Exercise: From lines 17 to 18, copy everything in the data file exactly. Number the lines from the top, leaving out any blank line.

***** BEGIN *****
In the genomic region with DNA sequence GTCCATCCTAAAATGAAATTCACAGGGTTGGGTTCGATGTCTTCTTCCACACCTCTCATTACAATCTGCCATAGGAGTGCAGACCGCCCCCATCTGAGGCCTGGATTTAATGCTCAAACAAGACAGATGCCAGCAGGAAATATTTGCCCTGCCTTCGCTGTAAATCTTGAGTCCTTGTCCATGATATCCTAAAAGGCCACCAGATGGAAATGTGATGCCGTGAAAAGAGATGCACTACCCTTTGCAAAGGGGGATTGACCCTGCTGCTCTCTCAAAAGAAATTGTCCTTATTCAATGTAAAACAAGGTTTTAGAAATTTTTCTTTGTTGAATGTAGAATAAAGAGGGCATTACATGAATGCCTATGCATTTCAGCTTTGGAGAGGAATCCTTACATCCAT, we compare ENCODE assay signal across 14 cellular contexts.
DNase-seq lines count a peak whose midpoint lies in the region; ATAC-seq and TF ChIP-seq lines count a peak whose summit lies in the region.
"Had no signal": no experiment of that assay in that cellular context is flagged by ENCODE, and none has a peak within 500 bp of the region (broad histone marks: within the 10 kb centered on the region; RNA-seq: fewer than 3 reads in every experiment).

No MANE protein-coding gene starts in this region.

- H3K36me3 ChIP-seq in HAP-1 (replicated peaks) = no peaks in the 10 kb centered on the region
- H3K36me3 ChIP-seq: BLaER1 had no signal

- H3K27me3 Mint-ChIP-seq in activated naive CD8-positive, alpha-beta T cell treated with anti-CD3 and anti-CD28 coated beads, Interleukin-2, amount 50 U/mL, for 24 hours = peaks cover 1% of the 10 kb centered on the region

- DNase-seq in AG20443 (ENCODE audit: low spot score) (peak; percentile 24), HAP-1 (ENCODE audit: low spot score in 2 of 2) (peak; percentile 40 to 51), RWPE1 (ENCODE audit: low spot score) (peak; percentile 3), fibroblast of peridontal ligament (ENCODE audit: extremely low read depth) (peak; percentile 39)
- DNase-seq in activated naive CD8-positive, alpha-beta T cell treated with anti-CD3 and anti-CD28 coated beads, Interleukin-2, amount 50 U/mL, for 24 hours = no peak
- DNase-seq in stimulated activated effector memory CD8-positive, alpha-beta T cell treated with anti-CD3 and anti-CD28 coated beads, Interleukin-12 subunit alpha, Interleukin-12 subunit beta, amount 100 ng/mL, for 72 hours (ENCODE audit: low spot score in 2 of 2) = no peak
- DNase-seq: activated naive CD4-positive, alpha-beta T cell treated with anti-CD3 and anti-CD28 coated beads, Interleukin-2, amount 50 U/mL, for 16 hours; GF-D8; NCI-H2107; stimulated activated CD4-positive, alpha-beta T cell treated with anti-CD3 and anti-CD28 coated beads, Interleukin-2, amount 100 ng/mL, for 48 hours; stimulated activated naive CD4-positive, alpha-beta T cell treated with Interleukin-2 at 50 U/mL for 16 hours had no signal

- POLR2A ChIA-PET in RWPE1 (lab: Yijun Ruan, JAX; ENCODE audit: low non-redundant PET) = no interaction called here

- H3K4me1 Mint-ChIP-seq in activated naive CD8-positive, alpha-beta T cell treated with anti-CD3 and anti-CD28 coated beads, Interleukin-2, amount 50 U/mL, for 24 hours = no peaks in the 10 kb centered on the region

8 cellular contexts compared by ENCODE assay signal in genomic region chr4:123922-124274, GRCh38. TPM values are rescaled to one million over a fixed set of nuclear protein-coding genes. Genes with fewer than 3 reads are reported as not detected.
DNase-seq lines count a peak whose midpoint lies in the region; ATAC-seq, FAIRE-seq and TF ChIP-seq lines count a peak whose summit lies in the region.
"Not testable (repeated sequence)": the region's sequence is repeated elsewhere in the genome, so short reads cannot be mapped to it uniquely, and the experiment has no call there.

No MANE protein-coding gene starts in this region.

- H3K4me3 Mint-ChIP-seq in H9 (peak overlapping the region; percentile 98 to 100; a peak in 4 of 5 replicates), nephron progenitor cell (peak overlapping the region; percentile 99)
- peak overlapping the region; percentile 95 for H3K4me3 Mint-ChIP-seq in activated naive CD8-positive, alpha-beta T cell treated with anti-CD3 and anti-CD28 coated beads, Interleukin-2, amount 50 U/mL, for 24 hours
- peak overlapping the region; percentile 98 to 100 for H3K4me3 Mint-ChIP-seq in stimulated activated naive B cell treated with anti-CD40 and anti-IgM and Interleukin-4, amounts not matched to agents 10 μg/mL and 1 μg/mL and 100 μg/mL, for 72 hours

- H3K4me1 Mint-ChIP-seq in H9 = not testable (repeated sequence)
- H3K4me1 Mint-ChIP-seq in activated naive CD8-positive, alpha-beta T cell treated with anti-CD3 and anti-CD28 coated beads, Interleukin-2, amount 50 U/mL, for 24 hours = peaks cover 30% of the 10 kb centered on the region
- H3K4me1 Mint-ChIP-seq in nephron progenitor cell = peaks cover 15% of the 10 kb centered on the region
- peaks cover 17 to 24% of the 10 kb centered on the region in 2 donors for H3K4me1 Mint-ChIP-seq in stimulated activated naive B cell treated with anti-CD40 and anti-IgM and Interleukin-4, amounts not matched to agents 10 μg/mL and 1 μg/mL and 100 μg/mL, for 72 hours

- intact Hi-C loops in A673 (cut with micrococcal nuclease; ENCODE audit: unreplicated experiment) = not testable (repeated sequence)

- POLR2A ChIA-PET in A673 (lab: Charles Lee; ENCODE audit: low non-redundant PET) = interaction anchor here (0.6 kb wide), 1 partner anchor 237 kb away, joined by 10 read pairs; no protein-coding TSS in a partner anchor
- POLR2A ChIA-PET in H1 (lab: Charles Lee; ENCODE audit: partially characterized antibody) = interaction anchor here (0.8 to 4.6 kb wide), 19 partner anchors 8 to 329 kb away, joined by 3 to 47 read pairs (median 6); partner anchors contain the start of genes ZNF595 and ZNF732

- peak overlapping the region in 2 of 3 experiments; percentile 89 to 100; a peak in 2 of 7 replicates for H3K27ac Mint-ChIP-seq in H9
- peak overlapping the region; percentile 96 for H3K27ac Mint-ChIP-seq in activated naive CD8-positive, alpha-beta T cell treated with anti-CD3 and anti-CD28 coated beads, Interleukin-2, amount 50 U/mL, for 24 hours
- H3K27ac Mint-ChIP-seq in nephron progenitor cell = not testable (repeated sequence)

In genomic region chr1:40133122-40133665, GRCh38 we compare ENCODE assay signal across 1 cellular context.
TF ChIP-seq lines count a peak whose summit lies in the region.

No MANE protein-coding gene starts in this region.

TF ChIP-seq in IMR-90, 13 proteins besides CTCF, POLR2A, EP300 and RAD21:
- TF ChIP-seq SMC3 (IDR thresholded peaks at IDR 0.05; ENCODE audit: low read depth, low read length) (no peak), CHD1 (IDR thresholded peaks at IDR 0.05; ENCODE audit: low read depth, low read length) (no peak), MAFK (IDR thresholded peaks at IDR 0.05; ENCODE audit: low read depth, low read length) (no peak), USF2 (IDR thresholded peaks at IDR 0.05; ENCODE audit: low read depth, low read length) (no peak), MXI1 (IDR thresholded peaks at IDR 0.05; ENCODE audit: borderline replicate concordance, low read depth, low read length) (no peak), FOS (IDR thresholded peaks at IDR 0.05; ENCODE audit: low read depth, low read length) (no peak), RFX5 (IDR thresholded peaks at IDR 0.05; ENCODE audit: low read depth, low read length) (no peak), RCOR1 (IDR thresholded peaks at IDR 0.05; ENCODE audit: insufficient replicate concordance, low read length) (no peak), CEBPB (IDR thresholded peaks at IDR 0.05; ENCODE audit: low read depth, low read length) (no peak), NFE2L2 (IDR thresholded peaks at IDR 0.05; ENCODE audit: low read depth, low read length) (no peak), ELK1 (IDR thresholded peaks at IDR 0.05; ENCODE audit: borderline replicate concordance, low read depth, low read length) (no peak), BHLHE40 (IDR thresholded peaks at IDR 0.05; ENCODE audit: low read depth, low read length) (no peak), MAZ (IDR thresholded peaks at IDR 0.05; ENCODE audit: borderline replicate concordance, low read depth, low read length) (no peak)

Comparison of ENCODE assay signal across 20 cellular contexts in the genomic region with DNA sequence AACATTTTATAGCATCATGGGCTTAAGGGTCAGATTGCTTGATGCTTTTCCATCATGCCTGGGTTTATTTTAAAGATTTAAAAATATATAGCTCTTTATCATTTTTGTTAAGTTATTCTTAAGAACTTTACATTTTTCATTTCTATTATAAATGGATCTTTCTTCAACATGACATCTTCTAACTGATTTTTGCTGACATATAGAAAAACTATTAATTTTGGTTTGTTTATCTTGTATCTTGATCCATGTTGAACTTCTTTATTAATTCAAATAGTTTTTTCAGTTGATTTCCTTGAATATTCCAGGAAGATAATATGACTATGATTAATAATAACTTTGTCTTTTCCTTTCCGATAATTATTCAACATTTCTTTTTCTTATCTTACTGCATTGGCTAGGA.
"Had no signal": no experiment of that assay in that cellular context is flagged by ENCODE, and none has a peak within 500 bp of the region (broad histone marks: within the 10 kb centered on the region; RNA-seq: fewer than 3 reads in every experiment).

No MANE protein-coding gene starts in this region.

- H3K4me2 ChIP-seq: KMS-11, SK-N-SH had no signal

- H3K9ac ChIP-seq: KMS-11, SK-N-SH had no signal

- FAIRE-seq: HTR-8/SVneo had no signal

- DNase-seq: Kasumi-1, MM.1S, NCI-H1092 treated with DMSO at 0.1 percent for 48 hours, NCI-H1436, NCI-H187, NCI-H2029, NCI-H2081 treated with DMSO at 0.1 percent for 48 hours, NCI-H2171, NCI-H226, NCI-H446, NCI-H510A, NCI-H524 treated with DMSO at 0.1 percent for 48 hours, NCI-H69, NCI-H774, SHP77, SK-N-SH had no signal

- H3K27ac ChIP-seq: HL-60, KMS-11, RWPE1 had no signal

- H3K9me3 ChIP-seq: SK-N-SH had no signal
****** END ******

No MANE protein-coding gene starts in this region.

- H3K4me3 Mint-ChIP-seq in H9 (peak overlapping the region; percentile 98 to 100; a peak in 4 of 5 replicates), nephron progenitor cell (peak overlapping the region; percentile 99)